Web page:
We next assessed whether virome dysbiosis was specific to CDI diarrhoea by including an additional cohort of subjects with norovirus-associated infectious diarrhoea. We found that there was a significant decrease in both the richness and diversity of Caudovirales in subjects with norovirus infection compared with healthy controls (see online supplementary figure 3A), suggesting that altered virome richness and diversity may reflect a generic pathogen-driven event in subjects with acute infectious diarrhoea illness. However, norovirus subjects had a significantly lower abundance of Caudovirales and Anelloviridae (both p<0.05) compared with healthy controls, while no marked difference was observed in the relative abundance of Microviridae between norovirus subjects and controls (see online supplementary figure 3B). These data suggest that enteric virome dysbiosis in CDI is likely to be disease-specific.
Enteric virome alterations in patients with CDI after FMT
We next investigated whether the enteric virome changes after FMT. Nine CDI subjects who received FMT were followed up longitudinally at different time points (see online supplementary figure 1). CDI subjects showed a decrease in Caudovirales abundance and an increase in Microviridae abundance after FMT (paired Wilcoxon sign permutation test, p<0.05) (figure 2A). There were profound differences in the virome composition between the nine FMT subjects (figure 2B). Similar virome configurations were observed between donor baseline stool sample, recipient baseline stool sample and the follow-up stool samples of the recipient. As the donor and recipient shared the same family origin, except for FMT9, this observation, confirmed also by MaAsLin, further illustrated a significant household effect on the virome structure.
In the nine CDI subjects who received FMT treatment, six subjects remained symptom-free with a negative stool C. difficile toxin at the last follow-up (responders, FMT1–FMT6), while three developed recurrence of CDI (non-responders, FMT7–FMT9) (table 1). We identified 15 species differentially enriched between FMT responders and non-responders via LEfSe analysis (see online supplementary figure 4). Among them, Eel River basin pequenovirus, a recently identified sister clade to the enterobacteria microviruses which may prey on Proteobacteria,19 was the most abundant and significant species harboured in the post-FMT stools of the responders.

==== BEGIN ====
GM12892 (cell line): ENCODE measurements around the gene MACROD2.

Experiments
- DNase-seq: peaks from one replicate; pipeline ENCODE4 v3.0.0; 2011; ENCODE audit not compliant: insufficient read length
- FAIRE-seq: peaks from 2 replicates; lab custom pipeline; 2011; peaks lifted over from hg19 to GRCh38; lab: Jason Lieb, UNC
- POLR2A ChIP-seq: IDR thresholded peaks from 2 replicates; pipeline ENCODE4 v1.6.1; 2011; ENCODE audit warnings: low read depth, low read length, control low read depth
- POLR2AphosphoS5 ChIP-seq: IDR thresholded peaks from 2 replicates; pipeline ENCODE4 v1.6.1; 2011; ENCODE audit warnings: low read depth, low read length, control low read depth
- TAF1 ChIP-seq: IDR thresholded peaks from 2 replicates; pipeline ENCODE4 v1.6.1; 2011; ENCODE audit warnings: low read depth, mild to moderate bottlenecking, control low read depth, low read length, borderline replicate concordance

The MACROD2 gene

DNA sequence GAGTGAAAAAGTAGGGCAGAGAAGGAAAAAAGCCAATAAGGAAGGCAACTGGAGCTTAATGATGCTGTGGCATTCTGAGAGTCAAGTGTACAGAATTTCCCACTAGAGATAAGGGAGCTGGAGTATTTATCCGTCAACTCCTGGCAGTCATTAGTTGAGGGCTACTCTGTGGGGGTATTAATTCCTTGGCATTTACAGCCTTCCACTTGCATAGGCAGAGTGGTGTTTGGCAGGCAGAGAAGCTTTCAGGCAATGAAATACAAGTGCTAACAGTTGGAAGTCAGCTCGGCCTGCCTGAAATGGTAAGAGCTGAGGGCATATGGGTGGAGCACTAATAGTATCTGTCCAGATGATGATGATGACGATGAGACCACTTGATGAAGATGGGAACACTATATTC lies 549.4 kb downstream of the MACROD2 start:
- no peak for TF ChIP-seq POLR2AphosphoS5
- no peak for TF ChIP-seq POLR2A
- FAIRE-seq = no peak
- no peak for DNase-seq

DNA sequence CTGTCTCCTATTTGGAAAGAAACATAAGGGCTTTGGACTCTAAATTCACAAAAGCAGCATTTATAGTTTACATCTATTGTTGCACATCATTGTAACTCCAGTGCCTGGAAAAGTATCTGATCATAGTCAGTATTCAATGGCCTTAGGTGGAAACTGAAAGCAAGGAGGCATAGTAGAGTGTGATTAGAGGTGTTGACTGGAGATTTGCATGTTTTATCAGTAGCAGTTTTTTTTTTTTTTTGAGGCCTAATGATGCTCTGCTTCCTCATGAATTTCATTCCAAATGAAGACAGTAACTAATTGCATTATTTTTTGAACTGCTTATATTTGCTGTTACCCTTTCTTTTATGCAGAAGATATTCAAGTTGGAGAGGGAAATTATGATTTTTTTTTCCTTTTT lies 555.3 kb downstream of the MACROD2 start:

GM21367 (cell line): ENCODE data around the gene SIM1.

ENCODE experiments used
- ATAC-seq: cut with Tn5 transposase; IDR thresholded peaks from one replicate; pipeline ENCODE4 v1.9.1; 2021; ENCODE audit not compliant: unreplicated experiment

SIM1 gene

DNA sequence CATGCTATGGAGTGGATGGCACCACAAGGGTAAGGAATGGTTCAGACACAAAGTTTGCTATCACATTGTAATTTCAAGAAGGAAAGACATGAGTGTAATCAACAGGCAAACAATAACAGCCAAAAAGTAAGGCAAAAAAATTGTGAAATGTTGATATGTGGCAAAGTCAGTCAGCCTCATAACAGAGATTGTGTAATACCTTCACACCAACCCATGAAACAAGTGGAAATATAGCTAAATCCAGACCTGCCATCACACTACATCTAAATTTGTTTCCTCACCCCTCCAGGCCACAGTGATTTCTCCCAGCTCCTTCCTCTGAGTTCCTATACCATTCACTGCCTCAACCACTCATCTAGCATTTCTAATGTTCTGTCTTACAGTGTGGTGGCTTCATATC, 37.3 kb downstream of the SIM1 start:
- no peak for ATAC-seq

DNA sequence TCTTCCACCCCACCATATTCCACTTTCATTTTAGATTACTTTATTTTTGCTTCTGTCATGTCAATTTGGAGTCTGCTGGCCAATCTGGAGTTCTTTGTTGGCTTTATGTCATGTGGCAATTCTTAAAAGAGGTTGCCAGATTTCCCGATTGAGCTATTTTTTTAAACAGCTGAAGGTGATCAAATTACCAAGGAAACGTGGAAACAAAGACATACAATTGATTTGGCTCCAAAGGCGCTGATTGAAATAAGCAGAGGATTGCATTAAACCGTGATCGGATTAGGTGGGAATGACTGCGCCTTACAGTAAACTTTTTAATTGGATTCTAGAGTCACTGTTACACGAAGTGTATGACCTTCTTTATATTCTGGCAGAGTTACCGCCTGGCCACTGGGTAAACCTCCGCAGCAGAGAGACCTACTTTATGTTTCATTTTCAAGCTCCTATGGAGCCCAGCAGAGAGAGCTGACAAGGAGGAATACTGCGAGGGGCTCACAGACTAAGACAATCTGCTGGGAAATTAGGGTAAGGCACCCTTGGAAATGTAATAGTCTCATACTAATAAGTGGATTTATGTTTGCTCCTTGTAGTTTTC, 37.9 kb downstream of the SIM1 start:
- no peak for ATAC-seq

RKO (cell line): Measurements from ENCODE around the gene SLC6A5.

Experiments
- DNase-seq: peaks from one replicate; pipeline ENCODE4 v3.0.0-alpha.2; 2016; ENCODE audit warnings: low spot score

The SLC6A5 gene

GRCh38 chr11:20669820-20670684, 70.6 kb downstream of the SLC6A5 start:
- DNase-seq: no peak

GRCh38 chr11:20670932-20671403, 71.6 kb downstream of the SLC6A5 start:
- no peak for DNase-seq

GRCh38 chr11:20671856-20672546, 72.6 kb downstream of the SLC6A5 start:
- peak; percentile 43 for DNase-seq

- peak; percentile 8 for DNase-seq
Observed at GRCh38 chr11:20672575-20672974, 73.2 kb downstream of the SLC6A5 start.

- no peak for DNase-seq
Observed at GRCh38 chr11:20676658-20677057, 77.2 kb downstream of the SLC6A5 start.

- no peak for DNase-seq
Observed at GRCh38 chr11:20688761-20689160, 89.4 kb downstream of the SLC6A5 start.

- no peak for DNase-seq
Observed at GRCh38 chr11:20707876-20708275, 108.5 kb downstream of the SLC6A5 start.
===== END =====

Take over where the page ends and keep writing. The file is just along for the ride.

Donor Caudovirales richness and treatment response
Given that Caudovirales was the most abundant and significantly changed viral taxon in patients with CDI, we focused on Caudovirales hereafter and studied the effect of donor Caudovirales richness on treatment response. In subjects FMT1, FMT3, FMT5 and FMT6, whereby the Caudovirales richness of the donor was higher than that of the recipient (figure 3A), all recipients were cured. These recipients also showed an increase in the diversity of Caudovirales after FMT, though it is not consistent in the richness change post FMT (figure 3A, B). In these four CDI subjects who responded to FMT, the Caudovirales contigs found in the donor baseline sample outnumbered that of the contigs in the recipient baseline stool sample (figure 3C), further substantiating that donor Caudovirales richness was higher than that of the recipient. In contrast, when the Caudovirales richness of the donor was lower than that of the recipient (FMT2, FMT4, FMT7, FMT8 and FMT9), the treatment outcome was not consistent across the recipients. FMT2 and FMT4 responded to treatment, but FMT7, FMT8 and FMT9 did not. The Caudovirales diversity and richness alterations post FMT were inconsistent among these subjects. The simultaneous treatment failure in subjects FMT8 and FMT9, where they shared the same donor, provided a valuable piece of evidence for a donor effect with regard to virome on FMT efficacy. Overall, we found that when the Caudovirales richness of the donor was higher than that of the recipient, all the CDI subjects achieved a response to FMT.
Transfer of Caudovirales bacteriophages from donor to recipient and treatment response
We next assessed the presence of donor-derived Caudovirales in relation to treatment response. A larger proportion of Caudovirales contigs was transferred from the donor to the recipient detected at the last follow-up stool in FMT responders than in FMT non-responders (figure 4A, B). Donor-derived Caudovirales occupied a significantly larger fraction (>20%) of the virome in the FMT responders than in the non-responders (<20%) (figure 4B,C, Mann-Whitney test, p<0.05). A similar and consistent pattern was also observed at the species level (see online supplementary figure 5B). Thus, the quantity and final proportion of donor-derived Caudovirales in the recipient appeared to be associated with treatment outcome of FMT.